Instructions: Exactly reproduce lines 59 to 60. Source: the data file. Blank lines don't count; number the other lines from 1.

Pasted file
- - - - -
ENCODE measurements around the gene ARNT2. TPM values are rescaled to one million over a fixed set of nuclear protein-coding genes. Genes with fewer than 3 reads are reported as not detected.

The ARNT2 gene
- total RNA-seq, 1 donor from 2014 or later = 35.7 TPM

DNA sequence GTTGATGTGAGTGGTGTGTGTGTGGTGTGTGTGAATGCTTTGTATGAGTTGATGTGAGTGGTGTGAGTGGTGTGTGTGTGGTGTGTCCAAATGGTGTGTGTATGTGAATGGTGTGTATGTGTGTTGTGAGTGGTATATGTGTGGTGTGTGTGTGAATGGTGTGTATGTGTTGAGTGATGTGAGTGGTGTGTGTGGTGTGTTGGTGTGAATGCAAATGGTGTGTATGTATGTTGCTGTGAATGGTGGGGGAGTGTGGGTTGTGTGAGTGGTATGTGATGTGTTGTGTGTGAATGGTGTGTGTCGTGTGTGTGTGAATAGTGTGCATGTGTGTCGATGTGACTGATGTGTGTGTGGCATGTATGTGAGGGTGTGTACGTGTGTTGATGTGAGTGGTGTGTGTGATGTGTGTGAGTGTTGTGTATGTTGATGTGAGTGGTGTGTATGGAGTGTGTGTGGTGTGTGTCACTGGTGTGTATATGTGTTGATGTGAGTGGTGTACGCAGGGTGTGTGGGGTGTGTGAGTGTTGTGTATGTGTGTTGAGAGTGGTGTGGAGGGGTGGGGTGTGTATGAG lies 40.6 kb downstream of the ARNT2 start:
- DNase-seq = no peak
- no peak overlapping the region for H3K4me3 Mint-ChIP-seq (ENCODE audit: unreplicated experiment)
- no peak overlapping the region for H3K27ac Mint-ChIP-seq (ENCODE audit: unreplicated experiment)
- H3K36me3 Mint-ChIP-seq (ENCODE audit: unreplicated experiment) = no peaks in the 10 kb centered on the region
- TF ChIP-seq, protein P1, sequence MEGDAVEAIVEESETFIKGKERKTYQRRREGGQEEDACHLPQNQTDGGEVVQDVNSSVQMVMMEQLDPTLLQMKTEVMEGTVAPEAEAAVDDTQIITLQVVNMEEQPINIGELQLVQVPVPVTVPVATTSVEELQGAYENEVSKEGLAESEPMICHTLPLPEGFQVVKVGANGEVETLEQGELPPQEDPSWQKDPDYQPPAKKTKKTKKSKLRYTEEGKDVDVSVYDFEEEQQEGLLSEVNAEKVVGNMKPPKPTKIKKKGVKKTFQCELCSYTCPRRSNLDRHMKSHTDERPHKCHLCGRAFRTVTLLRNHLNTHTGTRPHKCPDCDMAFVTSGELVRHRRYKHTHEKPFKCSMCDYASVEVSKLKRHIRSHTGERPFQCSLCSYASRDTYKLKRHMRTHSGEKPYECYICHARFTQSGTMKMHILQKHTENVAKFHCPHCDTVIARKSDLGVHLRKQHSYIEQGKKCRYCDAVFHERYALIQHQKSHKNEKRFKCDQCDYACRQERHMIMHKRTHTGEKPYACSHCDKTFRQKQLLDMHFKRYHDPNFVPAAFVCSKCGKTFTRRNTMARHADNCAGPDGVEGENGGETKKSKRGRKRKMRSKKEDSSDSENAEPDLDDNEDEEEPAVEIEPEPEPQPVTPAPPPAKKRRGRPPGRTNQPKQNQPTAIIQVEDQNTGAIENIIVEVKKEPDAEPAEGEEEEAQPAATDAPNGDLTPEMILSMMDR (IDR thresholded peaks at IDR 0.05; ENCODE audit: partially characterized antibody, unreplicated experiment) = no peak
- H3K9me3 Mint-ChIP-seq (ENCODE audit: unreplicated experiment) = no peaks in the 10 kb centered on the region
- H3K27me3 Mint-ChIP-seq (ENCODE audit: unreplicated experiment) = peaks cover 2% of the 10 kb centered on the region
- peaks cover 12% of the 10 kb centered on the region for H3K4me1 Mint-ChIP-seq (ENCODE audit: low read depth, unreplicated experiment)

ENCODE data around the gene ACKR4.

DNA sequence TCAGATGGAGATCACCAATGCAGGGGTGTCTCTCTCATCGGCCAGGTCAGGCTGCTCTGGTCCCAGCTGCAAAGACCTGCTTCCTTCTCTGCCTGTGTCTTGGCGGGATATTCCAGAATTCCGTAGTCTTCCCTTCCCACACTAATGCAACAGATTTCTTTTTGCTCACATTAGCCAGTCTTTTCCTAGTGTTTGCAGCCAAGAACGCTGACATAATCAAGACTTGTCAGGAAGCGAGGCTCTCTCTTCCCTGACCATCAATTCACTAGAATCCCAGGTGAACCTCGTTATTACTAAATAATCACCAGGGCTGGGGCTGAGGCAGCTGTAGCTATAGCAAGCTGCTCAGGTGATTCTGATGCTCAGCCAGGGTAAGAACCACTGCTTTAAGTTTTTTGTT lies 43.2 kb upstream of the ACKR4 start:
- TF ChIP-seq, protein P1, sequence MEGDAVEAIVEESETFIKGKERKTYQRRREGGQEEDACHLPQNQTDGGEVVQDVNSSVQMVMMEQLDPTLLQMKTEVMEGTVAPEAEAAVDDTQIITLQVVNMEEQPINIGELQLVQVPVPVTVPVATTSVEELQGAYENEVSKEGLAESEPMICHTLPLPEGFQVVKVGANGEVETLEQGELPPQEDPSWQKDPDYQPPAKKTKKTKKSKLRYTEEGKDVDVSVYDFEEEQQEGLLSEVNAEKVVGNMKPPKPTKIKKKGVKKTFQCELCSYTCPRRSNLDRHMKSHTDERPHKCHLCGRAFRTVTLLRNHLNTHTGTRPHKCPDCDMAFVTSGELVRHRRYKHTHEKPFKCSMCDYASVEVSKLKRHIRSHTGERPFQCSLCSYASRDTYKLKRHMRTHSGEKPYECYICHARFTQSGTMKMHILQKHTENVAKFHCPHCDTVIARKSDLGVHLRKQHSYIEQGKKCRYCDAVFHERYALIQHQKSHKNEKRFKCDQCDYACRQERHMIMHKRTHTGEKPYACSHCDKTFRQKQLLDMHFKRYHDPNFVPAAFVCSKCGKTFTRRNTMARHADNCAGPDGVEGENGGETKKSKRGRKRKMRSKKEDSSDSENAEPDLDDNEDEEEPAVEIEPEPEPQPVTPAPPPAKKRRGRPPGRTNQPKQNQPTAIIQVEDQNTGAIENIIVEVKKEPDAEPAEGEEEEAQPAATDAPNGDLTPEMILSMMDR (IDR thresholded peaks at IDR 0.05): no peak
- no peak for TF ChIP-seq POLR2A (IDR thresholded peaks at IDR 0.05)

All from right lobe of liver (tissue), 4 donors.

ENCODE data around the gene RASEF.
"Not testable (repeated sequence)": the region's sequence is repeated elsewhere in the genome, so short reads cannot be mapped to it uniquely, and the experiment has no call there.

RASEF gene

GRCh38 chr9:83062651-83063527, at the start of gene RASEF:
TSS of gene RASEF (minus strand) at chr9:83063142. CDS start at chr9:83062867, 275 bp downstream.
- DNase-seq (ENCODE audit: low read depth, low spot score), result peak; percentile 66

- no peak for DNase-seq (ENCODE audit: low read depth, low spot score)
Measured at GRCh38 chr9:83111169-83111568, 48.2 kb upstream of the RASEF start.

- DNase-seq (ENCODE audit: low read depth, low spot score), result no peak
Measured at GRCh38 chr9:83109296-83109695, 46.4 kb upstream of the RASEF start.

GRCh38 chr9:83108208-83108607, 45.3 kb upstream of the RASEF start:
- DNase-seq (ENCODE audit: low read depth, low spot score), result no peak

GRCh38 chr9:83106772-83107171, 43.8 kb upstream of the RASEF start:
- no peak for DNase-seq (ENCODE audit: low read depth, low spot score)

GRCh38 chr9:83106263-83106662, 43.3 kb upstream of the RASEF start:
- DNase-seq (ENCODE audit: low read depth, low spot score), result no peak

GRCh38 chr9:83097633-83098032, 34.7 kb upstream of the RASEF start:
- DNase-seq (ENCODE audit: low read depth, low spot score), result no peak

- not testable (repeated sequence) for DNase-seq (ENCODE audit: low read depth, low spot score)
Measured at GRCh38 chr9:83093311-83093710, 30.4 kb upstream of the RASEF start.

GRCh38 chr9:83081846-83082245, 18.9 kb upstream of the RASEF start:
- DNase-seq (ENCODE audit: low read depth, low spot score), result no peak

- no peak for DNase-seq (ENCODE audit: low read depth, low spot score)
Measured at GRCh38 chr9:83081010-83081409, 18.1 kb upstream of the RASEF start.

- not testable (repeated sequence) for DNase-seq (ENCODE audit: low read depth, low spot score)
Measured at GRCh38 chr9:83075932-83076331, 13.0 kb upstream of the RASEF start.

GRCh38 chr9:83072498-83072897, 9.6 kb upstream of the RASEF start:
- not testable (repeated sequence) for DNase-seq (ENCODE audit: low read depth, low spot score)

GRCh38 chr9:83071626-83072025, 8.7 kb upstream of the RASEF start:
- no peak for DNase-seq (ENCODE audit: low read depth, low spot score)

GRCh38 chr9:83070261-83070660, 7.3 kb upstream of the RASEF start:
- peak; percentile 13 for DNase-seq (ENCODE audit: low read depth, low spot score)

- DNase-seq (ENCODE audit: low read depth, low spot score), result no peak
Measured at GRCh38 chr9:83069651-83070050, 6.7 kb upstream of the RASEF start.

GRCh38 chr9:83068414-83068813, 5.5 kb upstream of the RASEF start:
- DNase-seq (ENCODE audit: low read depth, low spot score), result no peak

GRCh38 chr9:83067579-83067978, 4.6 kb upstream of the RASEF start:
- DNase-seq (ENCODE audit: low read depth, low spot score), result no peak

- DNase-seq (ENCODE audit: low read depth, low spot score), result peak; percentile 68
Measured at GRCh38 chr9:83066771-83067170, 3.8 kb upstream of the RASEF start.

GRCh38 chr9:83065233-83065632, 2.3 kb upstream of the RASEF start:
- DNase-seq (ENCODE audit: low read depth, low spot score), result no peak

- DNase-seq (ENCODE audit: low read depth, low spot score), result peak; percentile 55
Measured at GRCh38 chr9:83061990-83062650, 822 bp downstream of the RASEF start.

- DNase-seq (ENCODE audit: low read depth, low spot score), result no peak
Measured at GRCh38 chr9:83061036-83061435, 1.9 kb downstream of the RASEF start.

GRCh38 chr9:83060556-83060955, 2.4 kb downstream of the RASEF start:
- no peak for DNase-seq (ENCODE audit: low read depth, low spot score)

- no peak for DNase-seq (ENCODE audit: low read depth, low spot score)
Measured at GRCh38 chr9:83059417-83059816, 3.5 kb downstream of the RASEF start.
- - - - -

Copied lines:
- DNase-seq (ENCODE audit: low read depth, low spot score), result no peak

- DNase-seq (ENCODE audit: low read depth, low spot score), result peak; percentile 55